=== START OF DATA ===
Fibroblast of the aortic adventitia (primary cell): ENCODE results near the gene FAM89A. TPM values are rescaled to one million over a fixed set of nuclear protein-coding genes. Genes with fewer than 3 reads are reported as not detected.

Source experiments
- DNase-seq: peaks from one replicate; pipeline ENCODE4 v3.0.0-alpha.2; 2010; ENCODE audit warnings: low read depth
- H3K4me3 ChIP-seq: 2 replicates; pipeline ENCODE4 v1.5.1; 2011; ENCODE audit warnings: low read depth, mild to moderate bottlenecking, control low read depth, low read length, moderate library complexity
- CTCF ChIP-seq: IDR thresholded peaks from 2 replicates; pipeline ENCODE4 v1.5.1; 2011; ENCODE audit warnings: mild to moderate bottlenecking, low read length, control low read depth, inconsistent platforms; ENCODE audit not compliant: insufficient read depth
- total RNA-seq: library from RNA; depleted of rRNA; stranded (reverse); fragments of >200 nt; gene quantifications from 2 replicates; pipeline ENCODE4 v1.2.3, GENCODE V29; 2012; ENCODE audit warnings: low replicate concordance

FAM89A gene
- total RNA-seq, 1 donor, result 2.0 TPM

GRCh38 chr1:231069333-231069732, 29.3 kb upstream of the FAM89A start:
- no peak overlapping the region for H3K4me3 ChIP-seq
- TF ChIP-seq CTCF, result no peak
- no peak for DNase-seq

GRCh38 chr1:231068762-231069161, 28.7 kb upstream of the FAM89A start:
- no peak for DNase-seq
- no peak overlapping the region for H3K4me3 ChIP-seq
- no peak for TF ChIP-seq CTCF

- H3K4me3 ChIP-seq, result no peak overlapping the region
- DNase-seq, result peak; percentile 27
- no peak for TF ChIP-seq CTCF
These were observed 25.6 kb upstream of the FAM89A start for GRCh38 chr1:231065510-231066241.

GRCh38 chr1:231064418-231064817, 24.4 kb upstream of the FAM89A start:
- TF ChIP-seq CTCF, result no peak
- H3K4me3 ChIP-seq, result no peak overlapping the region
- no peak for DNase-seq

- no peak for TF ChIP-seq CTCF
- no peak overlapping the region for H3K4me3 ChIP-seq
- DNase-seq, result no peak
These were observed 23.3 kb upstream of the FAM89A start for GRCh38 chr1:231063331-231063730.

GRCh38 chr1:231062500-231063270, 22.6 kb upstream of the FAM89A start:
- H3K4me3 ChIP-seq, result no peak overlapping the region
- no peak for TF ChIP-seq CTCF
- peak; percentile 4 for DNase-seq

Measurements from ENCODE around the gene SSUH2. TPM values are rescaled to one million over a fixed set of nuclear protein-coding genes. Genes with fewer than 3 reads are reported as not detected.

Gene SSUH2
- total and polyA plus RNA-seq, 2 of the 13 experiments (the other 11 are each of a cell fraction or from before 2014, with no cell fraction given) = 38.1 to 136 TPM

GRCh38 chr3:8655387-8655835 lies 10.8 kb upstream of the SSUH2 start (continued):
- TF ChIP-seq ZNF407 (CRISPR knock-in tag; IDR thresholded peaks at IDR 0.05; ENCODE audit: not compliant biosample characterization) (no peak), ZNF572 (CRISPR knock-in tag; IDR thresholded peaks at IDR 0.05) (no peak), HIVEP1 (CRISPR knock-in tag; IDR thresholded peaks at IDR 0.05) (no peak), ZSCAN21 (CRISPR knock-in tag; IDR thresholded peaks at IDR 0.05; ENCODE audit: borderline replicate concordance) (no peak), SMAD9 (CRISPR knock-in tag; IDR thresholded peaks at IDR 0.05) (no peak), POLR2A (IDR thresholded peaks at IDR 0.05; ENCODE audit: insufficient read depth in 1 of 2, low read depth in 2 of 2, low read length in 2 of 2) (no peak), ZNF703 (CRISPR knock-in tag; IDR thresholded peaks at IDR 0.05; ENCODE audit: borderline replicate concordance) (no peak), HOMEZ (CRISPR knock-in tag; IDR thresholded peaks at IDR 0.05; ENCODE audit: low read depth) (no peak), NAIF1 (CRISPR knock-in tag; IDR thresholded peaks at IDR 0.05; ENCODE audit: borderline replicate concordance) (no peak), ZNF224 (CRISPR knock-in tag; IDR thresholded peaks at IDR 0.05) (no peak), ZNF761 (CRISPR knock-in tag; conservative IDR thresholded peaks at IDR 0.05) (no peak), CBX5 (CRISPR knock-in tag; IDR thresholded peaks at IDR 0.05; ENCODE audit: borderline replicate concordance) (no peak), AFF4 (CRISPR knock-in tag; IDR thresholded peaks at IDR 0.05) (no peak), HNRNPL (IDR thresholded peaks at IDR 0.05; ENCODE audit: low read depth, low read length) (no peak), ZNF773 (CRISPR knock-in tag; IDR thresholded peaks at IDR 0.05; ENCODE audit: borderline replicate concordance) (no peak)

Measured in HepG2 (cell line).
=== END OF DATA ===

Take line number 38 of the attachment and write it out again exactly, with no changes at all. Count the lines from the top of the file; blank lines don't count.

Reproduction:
Measured in HepG2 (cell line).